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uh, docs, about that 90% figure

Posted by elliott on 2/07/02 at 15:40 (072932)

That PF has a 90% cure rate with conservative measures is often bandied about here and elsewhere. As one example cited in the journals, check out this link:

http://www.ncbi.nlm.nih.gov/entrez/query.fcgi?cmd=Retrieve&db=PubMed&list_uids=7834059&dopt=Abstract

(Note the great Baxter himself among the authors.)

But I'm starting to wonder things like what their mean time from onset to beginning of treatment, severity levels, etc. (I'd bet the particular study in the link would say; I don't have it in front of me though.) I mean, maybe some such studies include too many of those who typically have it for one week and quickly get better (the rest/ice/ibuprofen crowd), those who have had it for one month and then get better (the rest/ice/ibuprofen/stretching crowd), and those who have had it for one year and then get better (above plus nightsplint/orthotics). After around a year is when many journals say that surgery should be considered as an option.

So what I'm getting at is, what if you're dealing with the crowd who is not better after a year of conservative measures (as with many on the board; after all, that's why they're here)? It's now really a conditional probability, namely the probability conservative measures work, given they haven't worked for the first year. Maybe that number is nowhere near 90%. Any feel what that number would be? Please give a separate answer for both pre- and post-ESWT, preferably accurate to five decimal places. :-)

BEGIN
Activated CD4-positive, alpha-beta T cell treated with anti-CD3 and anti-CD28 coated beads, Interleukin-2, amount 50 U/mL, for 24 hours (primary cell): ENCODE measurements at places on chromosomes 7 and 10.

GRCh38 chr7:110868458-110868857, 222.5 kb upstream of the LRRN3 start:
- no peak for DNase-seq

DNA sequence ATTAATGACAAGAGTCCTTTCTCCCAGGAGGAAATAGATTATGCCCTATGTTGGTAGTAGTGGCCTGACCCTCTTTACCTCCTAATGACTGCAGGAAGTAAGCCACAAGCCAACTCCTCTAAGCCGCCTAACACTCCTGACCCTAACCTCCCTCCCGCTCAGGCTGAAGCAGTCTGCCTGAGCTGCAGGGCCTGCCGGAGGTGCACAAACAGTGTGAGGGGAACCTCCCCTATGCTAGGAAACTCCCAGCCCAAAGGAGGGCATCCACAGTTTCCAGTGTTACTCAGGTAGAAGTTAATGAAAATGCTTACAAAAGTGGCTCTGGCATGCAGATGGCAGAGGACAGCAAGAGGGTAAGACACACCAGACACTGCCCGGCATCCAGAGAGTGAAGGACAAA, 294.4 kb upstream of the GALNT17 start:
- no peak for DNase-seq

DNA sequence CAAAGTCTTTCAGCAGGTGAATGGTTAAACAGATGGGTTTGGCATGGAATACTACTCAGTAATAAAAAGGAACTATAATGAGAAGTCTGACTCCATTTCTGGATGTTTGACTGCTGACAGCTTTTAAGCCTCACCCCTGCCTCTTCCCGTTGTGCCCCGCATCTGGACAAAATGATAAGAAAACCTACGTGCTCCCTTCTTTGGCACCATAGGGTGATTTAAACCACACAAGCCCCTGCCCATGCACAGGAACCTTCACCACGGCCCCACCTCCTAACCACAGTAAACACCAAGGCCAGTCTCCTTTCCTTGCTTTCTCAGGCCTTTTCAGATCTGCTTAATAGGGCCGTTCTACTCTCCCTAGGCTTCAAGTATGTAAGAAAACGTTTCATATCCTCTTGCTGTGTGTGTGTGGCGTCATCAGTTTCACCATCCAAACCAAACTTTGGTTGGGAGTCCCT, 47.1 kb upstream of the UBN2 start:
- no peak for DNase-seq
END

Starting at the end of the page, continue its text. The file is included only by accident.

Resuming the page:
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Re: not a doc, but I see your point

Carole C in NOLA on 2/07/02 at 16:52 (072948)

You forgot those that have had it for a few months and get better (the rest/ice/painmeds/orthotics crowd), like me. :)

Elliott, I think that if most of those that are healed in less than a year had instead ignored conservative measures to a greater or lesser extent, then they'd be in the group that had it more than a year. It just gets worse and never better without fairly aggressive pursuit of the right conservative treatment regimen, IME.

As far as the conditional probability, I think it would be a lot less than 90%. Why? Because I think that if you have PF for a year, you aren't making progress in healing because you are suffering constant small re-injuries for that year. I think that a year of constant re-injuries would make it harder for a person to heal than if they just got PF yesterday.

That's why I've given myself a year to a year and a half before even considering ESWT, which I regard as the next step. (Luckily, it looks like I won't need it, knock on wood). After all I've read about the surgical probabilities, I am not eager for that unless it is the absolute last resort. Even if it works, recovery can take months, from what I understand. And then, after that, you have to rebuild your muscles.

Carole C

Re: uh, docs, about that 90% figure

Dr. Marlene Reid on 2/08/02 at 00:03 (072992)